Alex StantonAlex Stanton

We're all emerging from two long years of COVID-related impacts and from a period when communications proved to be an even more important resource for organizations in their engagement with team members, business partners, customers and other key stakeholders.

It's also been a busy time for balancing the demands of work life and home life, and this has created challenges in finding the time and resources to do strategic re-assessments of reputational risks and opportunities. So, when better to do this than spring, a time of renewal and cleaning out winter clutter to make room for focus on new growth opportunities?

Too often, reputational risks are addressed only once a crisis occurs. Despite the best intentions, once the metaphorical fire has been put out, organizations tend to breathe a sigh of relief, get back to business as usual and put off dedicating the time and resources to address potential future vulnerabilities.

That's why "now" is the right time for communications leaders to conduct a "reputational audit" of their organizations, to identify and address potential negative exposure to their earned reputation and/or value proposition in today's difficult environment. And in the process, to make plans for amplifying attention on the positive things the organization does to make a difference.

This article is featured in O'Dwyer's May '22 PR Firm Rankings Magazine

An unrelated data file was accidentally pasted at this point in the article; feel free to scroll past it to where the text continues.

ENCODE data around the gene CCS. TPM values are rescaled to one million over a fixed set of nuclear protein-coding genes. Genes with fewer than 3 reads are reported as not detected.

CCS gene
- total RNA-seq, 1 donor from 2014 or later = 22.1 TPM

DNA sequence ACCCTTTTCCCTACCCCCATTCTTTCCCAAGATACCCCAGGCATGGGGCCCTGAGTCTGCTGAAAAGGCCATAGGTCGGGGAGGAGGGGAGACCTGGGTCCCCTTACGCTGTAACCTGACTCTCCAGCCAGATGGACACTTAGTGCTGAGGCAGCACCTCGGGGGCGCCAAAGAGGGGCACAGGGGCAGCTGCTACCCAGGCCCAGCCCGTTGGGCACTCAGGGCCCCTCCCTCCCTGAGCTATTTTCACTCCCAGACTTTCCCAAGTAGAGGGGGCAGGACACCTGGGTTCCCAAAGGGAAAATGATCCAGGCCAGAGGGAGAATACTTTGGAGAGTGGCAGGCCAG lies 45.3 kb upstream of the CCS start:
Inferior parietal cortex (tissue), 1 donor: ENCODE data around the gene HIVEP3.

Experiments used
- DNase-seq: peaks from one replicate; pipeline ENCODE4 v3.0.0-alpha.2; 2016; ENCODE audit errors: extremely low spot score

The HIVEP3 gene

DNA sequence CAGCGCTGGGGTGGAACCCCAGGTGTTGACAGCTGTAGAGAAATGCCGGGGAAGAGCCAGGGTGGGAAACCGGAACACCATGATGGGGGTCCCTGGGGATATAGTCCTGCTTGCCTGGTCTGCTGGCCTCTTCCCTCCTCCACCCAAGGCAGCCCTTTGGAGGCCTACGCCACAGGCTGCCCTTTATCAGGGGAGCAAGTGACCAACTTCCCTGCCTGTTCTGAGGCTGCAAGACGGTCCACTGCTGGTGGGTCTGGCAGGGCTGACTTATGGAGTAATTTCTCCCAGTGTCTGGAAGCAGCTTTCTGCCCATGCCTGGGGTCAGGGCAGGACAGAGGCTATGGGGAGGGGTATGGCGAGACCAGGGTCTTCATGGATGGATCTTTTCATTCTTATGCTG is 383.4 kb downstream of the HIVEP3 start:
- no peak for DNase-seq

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In our experience, every communications leader has an innate sense of where the real risks reside and at least a running start on how best to address them. Part of this "sixth sense" is a nagging recognition that they haven't done enough to prepare their organizations to address these downside risks or to promote the positive contributions that would partially offset these negative perceptions.

Here are some thoughts on how you might get started on this initiative:

Conduct scenario planning around your five or six biggest potential reputation risks. You know what they are. These are the things that could really undermine the confidence that your employees, customers, regulators, suppliers and other key audiences have in your organization and its leadership. The damage from these can be temporary or permanent, but you know they are things that will stick. Corners you cut to survive or thrive during COVID? Executive attitude issues? Departures from sales or service practices the business community or society would expect you to live up to? Use of technology in ways that might disappoint outside observers?

Look in the rearview mirror to examine the last two years of media coverage and social channel activity to really evaluate any negative stories and/or accusations about the company. This look back, outside of the stress and emotion of the moment, tends to enlighten future responses. Was your messaging on point and effective? What could have been done better? Are there systemic issues or roadblocks in how your organization activates and responds that could still be better? How effective have you been since that time in telling the positive side of your story on those issues?